Feeds

Network hijacker steals $83,000 in Bitcoin ... and enough Dogecoin for a cup of coffee

Wow. Such hack. Very router. So BGP. Wow.

Website security in corporate America

Researchers at Dell's SecureWorks Counter Threat Unit (CTU) have identified an exploit that can be used to steal cryptocurrency from mining pools – and they claim that at least one unknown miscreant has already used the technique to pilfer tens of thousands of dollars in digital cash.

The heist was achieved by using bogus Border Gateway Protocol (BGP) broadcasts to hijack networks belonging to multiple large hosting companies, including Amazon, Digital Ocean, and OVH, among others.

"In total, CTU researchers documented 51 compromised networks from 19 different Internet service providers (ISPs)," the Dell team wrote in a blog post on Thursday.

By broadcasting malicious network routes via BGP, the attacker was able to redirect traffic from legitimate currency-mining servers on one network to bogus servers on another network that masqueraded as the genuine article.

These spoofed mining servers allowed clients to keep mining cryptocurrency but they never issued any payouts. All proceeds from the mining activity instead went straight into the attacker's pockets.

Diagram of a BGP Bitcoin hijacking heist

Using BGP, attackers diverted traffic from the correct route (left) to a spoofed mining server (right)
Source: Dell SecureWorks (Click to enlarge)

The Dell researchers say these attacks took place over a sustained period between February and May 2014, and by their estimates, the attacker was able to make off with approximately $83,000 in cryptocurrency.

Obviously, most of that was probably Bitcoin, since it's the only crypto-cash with any significant real-world value. As of Thursday, a single Bitcoin was worth around $590. But the Dell team says Bitcoin wasn't the only currency that was skimmed.

"The threat actor hijacked the mining pool, so many cryptocurrencies were impacted," the researchers write. "The protocols make it impossible to identify exactly which ones, but CTU researchers have mapped activity to certain addresses."

One miner the researchers interviewed said he estimates he lost around 8,000 Dogecoins during one hijacking incident toward the end of March. According to Dogepay.com, such a haul would be worth $1.53 in today's real-world dollars.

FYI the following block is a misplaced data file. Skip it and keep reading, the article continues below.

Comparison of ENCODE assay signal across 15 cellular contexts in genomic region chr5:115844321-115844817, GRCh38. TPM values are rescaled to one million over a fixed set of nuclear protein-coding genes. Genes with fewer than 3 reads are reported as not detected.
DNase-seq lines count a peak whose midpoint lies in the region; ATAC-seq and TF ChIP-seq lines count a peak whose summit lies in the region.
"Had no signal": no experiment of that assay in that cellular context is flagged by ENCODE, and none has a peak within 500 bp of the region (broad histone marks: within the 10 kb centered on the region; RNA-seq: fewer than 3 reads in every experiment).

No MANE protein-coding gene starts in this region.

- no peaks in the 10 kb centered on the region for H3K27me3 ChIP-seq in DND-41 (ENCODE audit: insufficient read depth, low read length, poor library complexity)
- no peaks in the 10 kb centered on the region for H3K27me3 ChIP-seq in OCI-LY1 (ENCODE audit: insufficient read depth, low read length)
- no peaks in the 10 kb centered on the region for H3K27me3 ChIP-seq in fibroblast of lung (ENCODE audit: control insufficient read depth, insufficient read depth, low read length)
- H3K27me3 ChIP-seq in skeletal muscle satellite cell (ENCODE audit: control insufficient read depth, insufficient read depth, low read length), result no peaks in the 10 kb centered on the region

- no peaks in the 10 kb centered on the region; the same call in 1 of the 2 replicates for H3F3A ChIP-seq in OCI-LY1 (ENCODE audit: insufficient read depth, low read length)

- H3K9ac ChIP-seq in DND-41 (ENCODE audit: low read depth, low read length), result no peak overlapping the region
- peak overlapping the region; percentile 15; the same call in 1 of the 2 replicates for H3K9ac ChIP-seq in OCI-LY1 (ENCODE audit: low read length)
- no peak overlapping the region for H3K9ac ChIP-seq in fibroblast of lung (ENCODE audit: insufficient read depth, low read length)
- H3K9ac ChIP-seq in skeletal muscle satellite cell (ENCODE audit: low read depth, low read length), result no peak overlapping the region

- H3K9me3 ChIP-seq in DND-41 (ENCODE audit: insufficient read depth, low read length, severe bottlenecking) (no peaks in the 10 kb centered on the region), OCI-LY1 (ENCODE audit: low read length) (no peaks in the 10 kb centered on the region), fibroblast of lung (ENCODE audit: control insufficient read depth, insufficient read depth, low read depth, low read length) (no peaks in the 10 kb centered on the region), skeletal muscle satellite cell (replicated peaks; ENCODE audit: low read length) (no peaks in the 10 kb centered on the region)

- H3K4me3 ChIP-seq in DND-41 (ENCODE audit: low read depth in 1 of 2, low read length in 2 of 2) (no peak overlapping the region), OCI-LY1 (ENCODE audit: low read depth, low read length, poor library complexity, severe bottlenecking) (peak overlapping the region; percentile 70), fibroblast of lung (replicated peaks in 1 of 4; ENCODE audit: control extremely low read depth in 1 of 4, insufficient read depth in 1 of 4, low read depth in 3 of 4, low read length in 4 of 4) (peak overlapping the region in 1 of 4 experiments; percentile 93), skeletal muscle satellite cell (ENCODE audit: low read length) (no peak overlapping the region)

The Dell researchers eventually traced the bogus BGP broadcasts to a single router at an unnamed Canadian ISP, but no culprit in the attacks has been identified.

While the hijacking attacks were real and victims lost crypto-coins that could be traded for real money, however, the Dell team says the risk of future such attacks is "minimal."

"Unlike network routing protocols that can automatically initiate a connection from one network, both ends of BGP-connected networks (also known as a 'peers') must be manually configured to communicate," the researchers write. "This requirement ensures malicious networks cannot hijack traffic without human intervention from a legitimate network."

In fact, the SecureWorks CTU says two likely possibilities in the attacks they observed are that a rogue employee of the Canadian ISP was responsible, or that a former employee was able to compromise a router using an old password.

The researchers say one way that ISPs can avoid falling prey to malicious BGP broadcasts today is to opt in to the Resource Public Key Infrastructure (RPKI) service, which uses cryptographic certificates to verify the origins of network messages.

Cryptocurrency miners, on the other hand, have an even easier solution available: they can require their mining pool servers to use Secure Socket Layer (SSL) encryption, which prevents connections from being rerouted to another server, even if that server has the same IP address as the legitimate one. ®

Protecting users from Firesheep and other Sidejacking attacks with SSL

More from The Register

next story
Early result from Scots indyref vote? NAW, Jimmy - it's a SCAM
Anyone claiming to know before tomorrow is telling porkies
TOR users become FBI's No.1 hacking target after legal power grab
Be afeared, me hearties, these scoundrels be spying our signals
Home Depot: 56 million bank cards pwned by malware in our tills
That's about 50 per cent bigger than the Target tills mega-hack
Hackers pop Brazil newspaper to root home routers
Step One: try default passwords. Step Two: Repeat Step One until success
NORKS ban Wi-Fi and satellite internet at embassies
Crackdown on tardy diplomatic sysadmins providing accidental unfiltered internet access
UK.gov lobs another fistful of change at SME infosec nightmares
Senior Lib Dem in 'trying to be relevant' shocker. It's only taxpayers' money, after all
Critical Adobe Reader and Acrobat patches FINALLY make it out
Eight vulns healed, including XSS and DoS paths
Spies would need SUPER POWERS to tap undersea cables
Why mess with armoured 10kV cables when land-based, and legal, snoop tools are easier?
prev story

Whitepapers

Secure remote control for conventional and virtual desktops
Balancing user privacy and privileged access, in accordance with compliance frameworks and legislation. Evaluating any potential remote control choice.
WIN a very cool portable ZX Spectrum
Win a one-off portable Spectrum built by legendary hardware hacker Ben Heck
Storage capacity and performance optimization at Mizuno USA
Mizuno USA turn to Tegile storage technology to solve both their SAN and backup issues.
High Performance for All
While HPC is not new, it has traditionally been seen as a specialist area – is it now geared up to meet more mainstream requirements?
The next step in data security
With recent increased privacy concerns and computers becoming more powerful, the chance of hackers being able to crack smaller-sized RSA keys increases.